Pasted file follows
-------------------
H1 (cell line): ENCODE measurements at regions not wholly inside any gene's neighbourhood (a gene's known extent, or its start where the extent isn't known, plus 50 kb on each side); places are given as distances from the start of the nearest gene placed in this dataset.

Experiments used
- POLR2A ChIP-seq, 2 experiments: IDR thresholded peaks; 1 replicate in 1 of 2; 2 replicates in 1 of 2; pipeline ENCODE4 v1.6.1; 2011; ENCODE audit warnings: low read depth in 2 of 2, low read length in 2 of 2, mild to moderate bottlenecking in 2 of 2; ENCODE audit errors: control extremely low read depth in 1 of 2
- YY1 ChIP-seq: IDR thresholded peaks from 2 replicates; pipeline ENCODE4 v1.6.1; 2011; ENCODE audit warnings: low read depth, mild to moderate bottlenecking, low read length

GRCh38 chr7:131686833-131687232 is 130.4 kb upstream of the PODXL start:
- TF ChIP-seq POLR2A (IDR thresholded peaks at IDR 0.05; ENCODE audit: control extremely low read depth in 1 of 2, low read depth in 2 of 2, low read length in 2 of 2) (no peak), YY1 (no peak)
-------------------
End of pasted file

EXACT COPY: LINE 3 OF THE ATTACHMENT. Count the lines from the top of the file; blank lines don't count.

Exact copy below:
- POLR2A ChIP-seq, 2 experiments: IDR thresholded peaks; 1 replicate in 1 of 2; 2 replicates in 1 of 2; pipeline ENCODE4 v1.6.1; 2011; ENCODE audit warnings: low read depth in 2 of 2, low read length in 2 of 2, mild to moderate bottlenecking in 2 of 2; ENCODE audit errors: control extremely low read depth in 1 of 2